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New Zealanders eagerly welcome the opportunity to correct the record against Australia in The Spin.
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New Zealanders eagerly welcome the opportunity to correct the record against Australia in The Spin.


It can be tempting to believe that the existence of Test cricket relies heavily on the support of English fans, whether they’re purchasing snacks at Birmingham New Street or cheering with colorful shirts and playing trumpets with the Barmy Army in Rajkot.

However, Test cricket has the potential to relax and unwind in a comfortable deckchair, away from the pressures of competition. The upcoming Test match between the men’s teams of New Zealand and Australia, beginning on Thursday at the picturesque Basin Reserve in Wellington, is completely sold out. The second Test, to be held at Hagley Oval in Christchurch, is also predicted to have a full crowd.

It has been quite some time since Australia has played a Test match across the Tasman Sea. In fact, neither Mitchell Starc nor Captain Pat Cummins have had the opportunity to partake in one. Surprisingly, England has made three trips to New Zealand while Australia has not played a full five-day match on Kiwi soil since 2016. It seems that politics and financial gain have intertwined in order to produce a less than desirable outcome – but that’s just the curious workings of the International Cricket Council.

Despite the odds, the citizens of New Zealand, having recently witnessed the Black Caps defeat an impaired South African team 2-0, are prepared to face their loud adversaries. Despite being a small population of fewer than five million people, the majority of whom are passionate about rugby union, the New Zealand cricket team managed to not only claim the World Test Championship title in 2021, but they also currently rank at the top of the standings (while England trails behind in eighth place).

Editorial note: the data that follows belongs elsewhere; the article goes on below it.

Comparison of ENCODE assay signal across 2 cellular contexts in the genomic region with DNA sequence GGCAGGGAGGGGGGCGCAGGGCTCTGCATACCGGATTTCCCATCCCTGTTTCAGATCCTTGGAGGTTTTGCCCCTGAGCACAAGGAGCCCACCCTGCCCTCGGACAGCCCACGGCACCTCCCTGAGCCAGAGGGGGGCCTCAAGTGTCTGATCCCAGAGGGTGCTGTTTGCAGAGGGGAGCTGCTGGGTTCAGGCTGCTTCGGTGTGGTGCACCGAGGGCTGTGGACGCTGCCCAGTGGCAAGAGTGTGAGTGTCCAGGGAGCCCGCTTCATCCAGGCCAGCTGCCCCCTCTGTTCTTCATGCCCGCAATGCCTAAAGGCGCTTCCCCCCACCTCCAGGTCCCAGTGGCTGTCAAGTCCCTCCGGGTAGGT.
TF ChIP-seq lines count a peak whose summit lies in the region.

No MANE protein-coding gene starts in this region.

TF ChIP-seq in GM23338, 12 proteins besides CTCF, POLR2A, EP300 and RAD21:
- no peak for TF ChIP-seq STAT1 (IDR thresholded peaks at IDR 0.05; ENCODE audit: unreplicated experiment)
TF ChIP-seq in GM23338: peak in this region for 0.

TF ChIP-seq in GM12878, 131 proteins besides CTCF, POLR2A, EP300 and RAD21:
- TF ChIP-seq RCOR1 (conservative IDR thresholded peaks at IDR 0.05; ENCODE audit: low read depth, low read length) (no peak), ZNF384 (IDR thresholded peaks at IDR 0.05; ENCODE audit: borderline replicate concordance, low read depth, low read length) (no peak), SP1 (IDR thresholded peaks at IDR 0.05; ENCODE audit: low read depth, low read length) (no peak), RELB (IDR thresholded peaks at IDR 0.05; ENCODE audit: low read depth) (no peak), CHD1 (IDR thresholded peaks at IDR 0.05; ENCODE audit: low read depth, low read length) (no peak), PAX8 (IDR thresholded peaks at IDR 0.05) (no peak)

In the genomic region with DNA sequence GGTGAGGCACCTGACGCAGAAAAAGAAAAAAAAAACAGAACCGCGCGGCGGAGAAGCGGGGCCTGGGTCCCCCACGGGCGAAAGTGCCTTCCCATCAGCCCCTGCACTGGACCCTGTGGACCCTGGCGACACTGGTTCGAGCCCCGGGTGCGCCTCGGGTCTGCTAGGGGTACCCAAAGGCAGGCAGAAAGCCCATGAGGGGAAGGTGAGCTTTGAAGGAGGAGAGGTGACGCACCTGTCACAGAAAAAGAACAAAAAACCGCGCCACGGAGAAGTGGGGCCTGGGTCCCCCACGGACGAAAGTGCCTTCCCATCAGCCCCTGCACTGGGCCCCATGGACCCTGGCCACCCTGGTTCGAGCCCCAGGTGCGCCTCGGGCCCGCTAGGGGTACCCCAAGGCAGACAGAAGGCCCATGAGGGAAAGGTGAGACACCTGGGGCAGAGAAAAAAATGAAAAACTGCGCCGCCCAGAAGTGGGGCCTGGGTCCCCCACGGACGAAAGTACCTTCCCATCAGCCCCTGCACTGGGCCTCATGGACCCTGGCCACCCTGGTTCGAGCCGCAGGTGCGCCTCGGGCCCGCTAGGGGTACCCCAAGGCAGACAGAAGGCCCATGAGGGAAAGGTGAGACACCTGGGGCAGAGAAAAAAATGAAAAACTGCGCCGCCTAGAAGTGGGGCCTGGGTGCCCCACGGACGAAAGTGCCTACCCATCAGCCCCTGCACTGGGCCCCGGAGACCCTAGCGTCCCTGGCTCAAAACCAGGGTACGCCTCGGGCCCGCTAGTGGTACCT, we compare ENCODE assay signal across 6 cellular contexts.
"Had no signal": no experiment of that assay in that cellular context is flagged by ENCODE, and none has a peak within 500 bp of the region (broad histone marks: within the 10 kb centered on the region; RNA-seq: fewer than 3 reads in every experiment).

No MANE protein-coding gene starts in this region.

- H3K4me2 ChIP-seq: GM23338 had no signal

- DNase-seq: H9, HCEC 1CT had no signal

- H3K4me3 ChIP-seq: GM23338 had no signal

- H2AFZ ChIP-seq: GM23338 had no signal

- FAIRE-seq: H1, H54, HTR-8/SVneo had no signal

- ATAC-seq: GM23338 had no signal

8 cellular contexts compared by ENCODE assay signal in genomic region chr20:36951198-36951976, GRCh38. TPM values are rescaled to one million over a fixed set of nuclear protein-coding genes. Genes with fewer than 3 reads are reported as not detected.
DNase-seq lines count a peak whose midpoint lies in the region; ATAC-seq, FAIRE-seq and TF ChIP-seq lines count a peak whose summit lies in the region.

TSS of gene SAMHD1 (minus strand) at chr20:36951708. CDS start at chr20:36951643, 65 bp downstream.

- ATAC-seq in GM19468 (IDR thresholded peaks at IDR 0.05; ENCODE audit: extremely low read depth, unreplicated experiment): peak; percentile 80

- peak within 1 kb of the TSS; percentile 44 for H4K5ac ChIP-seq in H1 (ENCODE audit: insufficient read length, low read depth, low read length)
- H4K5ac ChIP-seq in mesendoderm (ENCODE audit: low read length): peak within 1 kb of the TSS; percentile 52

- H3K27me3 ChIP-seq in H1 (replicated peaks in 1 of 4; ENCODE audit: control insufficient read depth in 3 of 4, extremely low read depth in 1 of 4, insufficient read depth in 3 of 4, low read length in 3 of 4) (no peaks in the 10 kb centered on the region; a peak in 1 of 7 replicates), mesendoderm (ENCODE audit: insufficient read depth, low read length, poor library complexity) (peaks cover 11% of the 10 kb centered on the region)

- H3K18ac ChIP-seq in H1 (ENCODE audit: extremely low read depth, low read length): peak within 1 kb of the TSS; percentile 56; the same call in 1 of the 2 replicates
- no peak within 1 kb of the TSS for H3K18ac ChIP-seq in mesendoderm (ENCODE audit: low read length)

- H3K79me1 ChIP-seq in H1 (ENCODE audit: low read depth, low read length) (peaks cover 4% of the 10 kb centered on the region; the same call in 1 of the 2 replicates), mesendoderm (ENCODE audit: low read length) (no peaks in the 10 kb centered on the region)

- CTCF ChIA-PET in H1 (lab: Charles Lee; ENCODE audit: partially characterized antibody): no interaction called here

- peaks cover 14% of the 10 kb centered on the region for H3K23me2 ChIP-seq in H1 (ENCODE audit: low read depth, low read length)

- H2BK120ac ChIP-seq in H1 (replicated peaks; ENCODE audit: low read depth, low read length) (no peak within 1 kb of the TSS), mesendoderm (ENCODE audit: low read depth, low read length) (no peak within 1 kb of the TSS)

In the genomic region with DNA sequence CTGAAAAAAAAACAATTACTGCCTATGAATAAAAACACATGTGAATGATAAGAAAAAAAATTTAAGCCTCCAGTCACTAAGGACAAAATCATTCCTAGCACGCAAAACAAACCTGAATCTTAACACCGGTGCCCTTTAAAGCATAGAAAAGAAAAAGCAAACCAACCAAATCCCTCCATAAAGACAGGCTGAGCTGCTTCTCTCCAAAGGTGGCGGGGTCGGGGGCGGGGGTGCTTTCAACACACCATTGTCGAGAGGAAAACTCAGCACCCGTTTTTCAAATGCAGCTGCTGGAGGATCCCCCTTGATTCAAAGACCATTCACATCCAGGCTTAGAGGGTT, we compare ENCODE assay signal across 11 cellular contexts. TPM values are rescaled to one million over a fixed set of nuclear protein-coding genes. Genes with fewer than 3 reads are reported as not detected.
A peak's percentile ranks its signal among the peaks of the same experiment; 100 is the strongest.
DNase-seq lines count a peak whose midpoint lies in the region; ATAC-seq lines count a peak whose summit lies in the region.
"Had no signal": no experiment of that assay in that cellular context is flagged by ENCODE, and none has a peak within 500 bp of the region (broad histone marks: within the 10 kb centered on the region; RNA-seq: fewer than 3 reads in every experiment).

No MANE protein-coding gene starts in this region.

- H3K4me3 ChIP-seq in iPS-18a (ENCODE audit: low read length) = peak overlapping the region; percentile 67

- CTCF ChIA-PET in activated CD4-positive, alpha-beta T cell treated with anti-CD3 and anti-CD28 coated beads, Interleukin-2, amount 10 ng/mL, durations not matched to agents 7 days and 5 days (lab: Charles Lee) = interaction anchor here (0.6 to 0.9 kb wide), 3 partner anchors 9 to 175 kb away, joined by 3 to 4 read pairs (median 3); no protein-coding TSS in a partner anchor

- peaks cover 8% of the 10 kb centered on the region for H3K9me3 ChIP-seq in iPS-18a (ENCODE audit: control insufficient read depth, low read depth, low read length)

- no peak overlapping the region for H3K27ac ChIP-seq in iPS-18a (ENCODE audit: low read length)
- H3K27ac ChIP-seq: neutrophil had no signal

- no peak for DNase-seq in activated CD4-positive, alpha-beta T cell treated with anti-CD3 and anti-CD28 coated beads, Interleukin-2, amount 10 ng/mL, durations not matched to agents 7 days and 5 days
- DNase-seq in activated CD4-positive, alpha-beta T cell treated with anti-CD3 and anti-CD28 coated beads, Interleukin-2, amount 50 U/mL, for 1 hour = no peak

Despite the impressive and surprising accomplishments of the New Zealand Test team, the Australians are their biggest weakness, their vulnerable spot, and their constant source of distress. Since 1993, the Black Caps have only managed to defeat Australia once in a Test match, which was in Hobart in 2011. In the 21st century, they have lost nine out of ten home Tests against their rivals. They were even forced to follow on in the tenth match, and were only able to save it due to unfavorable weather conditions rather than a memorable comeback effort.

Winston Aldworth, sports editor of the New Zealand Herald, praises the impressive accomplishments of this team. However, they have yet to defeat Australia in Tests, despite being considered the greatest New Zealand team. Even on Boxing Day at the MCG, the team struggled to compete, giving off a “little cousin, big cousin” dynamic.

Pat Cummins and Tim Southee pose with the series trophy in Wellington on Wednesday.View image in fullscreen

“The New Zealanders have a tendency to criticize David Warner and Steve Smith, they believe in the narrative that they are unlikeable, it has been a common trend for us, similar to how we disliked Greg Matthews in the 1980s. We despise them because of their outstanding abilities.”